We wait to see which Liverpool will turn up at the Bernabeu, while Man City seek to assert their control over RB Leipzig. In the Europa League, it’s a tricky test for Mikel Arteta…
Game to watch – Real Madrid v Liverpool
They wouldn’t, would they? A week ago, there were those who thought they might…
That was after Liverpool stuck seven past Manchester United to secure a win by a margin more unlikely to many than the prospect of the Reds overturning their worst home defeat in European competition. After a wildly inconsistent season, there was hope – if not necessarily belief – on Merseyside that Jurgen Klopp’s men had discovered some solidity and ruthlessness after a run that catapulted them back to being favourites to land a top-four spot.
Then they went to Bournemouth and phoned it in again.
Still, it wouldn’t be a surprise to see Liverpool rattle Real Madrid at the Bernabeu. Perhaps not with the four-goal victory they would need to secure the most unlikely place in the quarter-finals, or even the three they need to level things up, but the Reds certainly appear capable of turning it back on when they feel like it.
That’s the frustrating thing for Liverpool fans watching their side fluctuate between excellence and excrement. There have been too many occasions this season when you might reasonably observe a lack of motivation among a group of players, many of whom have won it all under Klopp.
It was evident at Bournemouth but it ought not to be a problem to gee themselves up at the Bernabeu. We should see a Liverpool side seething over what Real did to them on their own patch three weeks ago, and further afield in recent seasons. But who the f*** really knows with this lot anymore?
Read more: Premier League winners and losers: Liverpool, Vieira, Moyes and Lingard get an almighty kicking
Team to watch – Manchester City
City missed their chances to kill off RB Leipzig when their first-half domination wasn’t reflected in the scoreline. Likewise, Leipzig will rue not making the most of their second-half opportunities to at least take a lead to the Etihad.
If either Pep Guardiola or Marco Rose do regrets, it will surely be the Leipzig boss lamenting harder over how the first leg in Germany panned out three weeks ago. City have won 21 and drawn two of their last 23 at home in the Champions League. Is that Leipzig’s chance gone?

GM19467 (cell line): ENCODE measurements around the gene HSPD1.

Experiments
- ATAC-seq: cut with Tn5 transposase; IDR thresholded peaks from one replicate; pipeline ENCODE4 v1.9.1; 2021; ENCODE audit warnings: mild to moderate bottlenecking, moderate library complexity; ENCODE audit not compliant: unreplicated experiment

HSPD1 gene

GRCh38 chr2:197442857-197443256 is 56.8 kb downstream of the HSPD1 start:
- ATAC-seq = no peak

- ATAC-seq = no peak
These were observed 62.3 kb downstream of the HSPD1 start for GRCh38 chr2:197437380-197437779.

Probably. City haven’t exited the Champions League before the quarter-final stage in the last six years and, looking at a Christopher Nkunku-less Leipzig squad, it is hard to make a solid case for the Germans.
But the Champions League does funny things to City. Usually in the later stages, we grant you, Guardiola and his side too often in recent years have found a way to lose and the longer their pursuit of the European Cup goes on, the greater the stigma becomes.
To soothe whatever jitters there might be, Guardiola will seek his snuggliest comfort blanket: control. The City boss spoke after the second leg about how important it is to dominate and manage this Leipzig side, especially in the wake of a basketball-type game against the same opposition – under a different coach – last season that ended 6-3. “Maybe in the second leg, I will decide to be crazy and play with nine strikers and make up-and-downs,” he joked. “But in this game, I felt, because I’ve been in this country and I analyse as much as possible with my people, I need this type of control because otherwise the up-and-downs, when it’s open, in this type of situations they are better, German teams are better than us.”
City probably will grind Leipzig down and make more of the chances their control produces. But Leipzig, even without Nkunku, still have the quality and style to make it a more ‘up-and-down game’ than City might like.
Manager to watch – Mikel Arteta
Arteta would doubtless prefer Arsenal to show more control than they exhibited in Lisbon last Thursday.
In their Europa League last-16 first leg, the Gunners were sloppy and indecisive, which might be expected given the changes Arteta made. Rotation prompted uncertainty and much more chaos than the manager would have liked.